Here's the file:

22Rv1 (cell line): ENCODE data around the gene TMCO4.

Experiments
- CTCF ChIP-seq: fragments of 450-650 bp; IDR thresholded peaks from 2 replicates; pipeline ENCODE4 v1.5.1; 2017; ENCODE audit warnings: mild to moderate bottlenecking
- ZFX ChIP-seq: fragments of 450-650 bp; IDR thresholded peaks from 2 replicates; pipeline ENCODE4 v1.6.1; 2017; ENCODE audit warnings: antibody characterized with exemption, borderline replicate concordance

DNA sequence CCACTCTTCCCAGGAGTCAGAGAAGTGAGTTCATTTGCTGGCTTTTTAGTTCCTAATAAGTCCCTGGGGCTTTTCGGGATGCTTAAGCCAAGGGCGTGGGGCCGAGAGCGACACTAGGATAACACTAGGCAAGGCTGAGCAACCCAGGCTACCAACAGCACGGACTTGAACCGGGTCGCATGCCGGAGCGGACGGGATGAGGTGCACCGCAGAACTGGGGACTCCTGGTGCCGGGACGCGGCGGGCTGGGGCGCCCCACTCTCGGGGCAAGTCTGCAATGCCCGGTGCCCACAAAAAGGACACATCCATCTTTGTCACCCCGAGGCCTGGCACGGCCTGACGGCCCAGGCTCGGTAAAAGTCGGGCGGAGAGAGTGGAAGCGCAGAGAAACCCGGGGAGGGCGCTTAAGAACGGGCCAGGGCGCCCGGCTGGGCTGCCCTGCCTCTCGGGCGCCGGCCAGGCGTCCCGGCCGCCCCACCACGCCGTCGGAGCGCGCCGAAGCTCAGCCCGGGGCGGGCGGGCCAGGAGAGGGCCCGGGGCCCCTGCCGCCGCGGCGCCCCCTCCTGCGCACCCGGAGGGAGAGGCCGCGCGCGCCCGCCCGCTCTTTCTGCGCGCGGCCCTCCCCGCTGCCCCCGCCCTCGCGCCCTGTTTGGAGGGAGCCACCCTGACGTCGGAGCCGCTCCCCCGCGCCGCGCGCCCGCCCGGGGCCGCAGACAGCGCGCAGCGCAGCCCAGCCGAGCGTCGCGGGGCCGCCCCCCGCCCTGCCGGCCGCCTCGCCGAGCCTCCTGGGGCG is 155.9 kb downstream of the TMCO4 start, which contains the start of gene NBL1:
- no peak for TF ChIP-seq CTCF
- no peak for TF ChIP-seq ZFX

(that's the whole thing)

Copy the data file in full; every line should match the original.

22Rv1 (cell line): ENCODE data around the gene TMCO4.

Experiments
- CTCF ChIP-seq: fragments of 450-650 bp; IDR thresholded peaks from 2 replicates; pipeline ENCODE4 v1.5.1; 2017; ENCODE audit warnings: mild to moderate bottlenecking
- ZFX ChIP-seq: fragments of 450-650 bp; IDR thresholded peaks from 2 replicates; pipeline ENCODE4 v1.6.1; 2017; ENCODE audit warnings: antibody characterized with exemption, borderline replicate concordance

DNA sequence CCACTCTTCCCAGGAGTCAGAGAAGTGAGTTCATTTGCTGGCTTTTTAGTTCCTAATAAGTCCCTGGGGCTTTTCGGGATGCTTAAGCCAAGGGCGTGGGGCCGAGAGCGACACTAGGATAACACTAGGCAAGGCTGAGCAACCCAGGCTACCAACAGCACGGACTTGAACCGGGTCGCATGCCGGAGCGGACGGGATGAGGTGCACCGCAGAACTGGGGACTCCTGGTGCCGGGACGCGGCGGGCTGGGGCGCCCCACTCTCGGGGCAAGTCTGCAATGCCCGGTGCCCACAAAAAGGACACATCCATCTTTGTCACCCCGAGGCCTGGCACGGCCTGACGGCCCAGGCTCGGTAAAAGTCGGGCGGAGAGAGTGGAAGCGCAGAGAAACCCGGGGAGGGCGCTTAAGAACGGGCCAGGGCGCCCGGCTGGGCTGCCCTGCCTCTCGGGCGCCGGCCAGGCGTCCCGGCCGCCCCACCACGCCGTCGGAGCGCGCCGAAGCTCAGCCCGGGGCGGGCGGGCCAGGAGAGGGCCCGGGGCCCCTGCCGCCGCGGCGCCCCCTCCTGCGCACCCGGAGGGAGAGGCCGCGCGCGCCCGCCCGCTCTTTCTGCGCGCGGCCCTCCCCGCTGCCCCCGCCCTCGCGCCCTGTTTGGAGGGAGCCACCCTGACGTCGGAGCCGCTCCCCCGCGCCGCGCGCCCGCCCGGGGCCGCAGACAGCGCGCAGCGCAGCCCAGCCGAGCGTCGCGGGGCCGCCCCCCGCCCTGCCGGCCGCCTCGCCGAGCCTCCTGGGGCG is 155.9 kb downstream of the TMCO4 start, which contains the start of gene NBL1:
- no peak for TF ChIP-seq CTCF
- no peak for TF ChIP-seq ZFX